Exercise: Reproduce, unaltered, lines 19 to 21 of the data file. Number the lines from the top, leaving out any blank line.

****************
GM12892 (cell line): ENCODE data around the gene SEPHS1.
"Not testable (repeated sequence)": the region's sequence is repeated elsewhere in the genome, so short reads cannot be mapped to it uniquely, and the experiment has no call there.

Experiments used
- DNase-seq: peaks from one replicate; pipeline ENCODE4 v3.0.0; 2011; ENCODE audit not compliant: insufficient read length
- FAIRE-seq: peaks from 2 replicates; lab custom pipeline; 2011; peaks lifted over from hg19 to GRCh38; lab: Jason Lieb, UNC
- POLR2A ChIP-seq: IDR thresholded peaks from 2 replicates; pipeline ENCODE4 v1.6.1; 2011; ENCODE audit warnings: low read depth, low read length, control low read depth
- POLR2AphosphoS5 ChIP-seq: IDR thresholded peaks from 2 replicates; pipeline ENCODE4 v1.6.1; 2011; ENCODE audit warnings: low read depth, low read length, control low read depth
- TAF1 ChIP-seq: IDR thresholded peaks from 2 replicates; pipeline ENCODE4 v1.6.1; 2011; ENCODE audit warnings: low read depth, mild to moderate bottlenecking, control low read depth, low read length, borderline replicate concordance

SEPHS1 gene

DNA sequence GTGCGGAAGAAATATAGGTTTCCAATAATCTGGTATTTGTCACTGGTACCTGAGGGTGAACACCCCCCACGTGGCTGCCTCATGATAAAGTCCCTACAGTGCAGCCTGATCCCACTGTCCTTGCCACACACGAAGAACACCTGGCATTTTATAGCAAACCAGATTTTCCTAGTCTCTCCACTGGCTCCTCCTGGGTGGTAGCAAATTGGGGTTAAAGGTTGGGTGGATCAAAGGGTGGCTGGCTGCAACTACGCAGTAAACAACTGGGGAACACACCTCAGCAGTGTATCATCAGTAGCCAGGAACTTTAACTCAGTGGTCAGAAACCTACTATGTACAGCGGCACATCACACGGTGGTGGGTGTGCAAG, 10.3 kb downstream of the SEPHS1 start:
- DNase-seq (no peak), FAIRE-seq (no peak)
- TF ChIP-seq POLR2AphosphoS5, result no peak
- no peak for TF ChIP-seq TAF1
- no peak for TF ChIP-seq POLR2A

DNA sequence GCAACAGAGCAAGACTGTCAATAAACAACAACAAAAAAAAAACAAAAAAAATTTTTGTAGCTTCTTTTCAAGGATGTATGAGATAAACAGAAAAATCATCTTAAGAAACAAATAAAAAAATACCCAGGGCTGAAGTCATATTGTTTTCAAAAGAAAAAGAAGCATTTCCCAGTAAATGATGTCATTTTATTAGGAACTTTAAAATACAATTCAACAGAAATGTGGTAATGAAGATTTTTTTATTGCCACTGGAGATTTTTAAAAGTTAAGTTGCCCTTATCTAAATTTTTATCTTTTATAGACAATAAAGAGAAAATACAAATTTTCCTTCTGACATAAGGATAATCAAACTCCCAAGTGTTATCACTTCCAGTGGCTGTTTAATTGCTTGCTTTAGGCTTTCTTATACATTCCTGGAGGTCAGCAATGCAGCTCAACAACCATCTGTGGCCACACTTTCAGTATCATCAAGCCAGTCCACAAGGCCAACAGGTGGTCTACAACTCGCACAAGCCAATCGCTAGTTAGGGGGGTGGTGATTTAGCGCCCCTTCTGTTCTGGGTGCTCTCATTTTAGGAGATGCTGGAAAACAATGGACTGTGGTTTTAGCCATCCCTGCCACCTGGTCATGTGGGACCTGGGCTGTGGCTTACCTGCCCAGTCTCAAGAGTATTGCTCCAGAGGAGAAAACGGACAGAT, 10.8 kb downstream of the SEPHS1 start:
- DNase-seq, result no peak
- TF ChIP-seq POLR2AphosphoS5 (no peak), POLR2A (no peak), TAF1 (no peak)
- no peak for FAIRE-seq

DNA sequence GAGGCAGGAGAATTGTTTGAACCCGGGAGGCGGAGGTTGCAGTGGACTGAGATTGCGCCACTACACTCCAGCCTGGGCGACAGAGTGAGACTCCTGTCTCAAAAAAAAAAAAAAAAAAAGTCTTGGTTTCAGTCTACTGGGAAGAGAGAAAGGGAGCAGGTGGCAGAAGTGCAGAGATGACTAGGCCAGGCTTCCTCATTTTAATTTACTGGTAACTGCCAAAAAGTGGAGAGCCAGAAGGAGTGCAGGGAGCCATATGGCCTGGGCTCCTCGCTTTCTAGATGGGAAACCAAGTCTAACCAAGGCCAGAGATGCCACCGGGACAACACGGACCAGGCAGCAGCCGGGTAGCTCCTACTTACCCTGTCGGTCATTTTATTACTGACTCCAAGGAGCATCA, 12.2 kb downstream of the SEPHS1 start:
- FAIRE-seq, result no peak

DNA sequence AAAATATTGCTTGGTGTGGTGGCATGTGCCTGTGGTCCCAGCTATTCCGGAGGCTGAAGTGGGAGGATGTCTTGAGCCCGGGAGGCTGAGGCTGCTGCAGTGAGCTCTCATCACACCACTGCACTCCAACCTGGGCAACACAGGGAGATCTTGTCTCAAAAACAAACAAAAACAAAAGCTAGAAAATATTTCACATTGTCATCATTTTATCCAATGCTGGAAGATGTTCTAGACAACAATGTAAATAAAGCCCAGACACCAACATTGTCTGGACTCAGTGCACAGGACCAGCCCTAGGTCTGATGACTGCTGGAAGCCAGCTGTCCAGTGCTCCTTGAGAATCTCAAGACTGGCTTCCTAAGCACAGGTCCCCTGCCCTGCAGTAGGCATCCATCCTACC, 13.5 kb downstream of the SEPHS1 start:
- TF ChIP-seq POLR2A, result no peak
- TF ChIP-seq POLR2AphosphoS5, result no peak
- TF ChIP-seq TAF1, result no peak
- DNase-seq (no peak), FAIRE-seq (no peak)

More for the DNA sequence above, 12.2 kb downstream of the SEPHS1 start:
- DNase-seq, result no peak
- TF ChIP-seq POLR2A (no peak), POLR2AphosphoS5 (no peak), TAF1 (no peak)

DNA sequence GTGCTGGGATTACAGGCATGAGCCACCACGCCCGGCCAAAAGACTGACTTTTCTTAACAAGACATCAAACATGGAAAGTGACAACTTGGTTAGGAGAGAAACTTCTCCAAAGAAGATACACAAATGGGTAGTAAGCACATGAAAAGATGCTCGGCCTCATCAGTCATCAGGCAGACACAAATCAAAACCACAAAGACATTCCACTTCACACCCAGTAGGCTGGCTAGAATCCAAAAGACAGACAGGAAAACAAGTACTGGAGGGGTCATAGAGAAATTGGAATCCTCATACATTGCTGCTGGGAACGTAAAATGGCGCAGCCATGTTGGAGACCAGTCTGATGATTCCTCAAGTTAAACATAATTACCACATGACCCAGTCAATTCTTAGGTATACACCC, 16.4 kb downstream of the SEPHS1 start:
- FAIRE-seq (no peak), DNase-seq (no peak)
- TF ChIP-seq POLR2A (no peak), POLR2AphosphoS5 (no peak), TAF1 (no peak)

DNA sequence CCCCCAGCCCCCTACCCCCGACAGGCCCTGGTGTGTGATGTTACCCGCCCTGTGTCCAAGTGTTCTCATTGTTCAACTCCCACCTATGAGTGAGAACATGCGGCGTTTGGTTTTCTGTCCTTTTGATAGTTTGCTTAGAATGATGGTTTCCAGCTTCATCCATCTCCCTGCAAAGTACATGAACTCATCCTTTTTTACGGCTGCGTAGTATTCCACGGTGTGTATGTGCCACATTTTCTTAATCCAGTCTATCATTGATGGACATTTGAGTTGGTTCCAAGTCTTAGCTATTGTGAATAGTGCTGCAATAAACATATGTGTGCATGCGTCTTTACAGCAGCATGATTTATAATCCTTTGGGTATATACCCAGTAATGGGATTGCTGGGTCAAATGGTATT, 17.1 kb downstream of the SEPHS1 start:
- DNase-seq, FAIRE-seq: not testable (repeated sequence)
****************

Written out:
DNA sequence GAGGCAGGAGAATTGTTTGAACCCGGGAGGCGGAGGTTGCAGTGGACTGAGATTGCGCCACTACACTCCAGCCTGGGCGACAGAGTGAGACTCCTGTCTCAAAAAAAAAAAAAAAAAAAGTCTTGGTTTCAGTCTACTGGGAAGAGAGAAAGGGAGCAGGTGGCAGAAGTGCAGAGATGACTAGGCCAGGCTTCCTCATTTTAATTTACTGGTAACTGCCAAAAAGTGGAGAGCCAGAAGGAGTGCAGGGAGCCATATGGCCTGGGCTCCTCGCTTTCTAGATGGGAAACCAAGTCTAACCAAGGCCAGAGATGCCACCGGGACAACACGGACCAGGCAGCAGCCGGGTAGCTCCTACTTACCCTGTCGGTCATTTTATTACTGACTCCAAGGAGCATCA, 12.2 kb downstream of the SEPHS1 start:
- FAIRE-seq, result no peak

DNA sequence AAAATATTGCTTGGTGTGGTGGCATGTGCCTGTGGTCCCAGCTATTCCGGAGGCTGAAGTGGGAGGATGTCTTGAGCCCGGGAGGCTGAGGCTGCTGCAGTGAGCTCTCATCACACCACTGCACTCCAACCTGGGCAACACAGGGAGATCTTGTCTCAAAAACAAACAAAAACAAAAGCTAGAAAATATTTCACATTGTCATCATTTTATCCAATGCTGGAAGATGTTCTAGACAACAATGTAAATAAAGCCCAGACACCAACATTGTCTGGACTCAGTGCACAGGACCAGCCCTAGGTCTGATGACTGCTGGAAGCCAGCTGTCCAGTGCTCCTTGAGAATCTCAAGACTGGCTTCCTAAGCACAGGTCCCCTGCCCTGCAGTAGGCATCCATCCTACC, 13.5 kb downstream of the SEPHS1 start: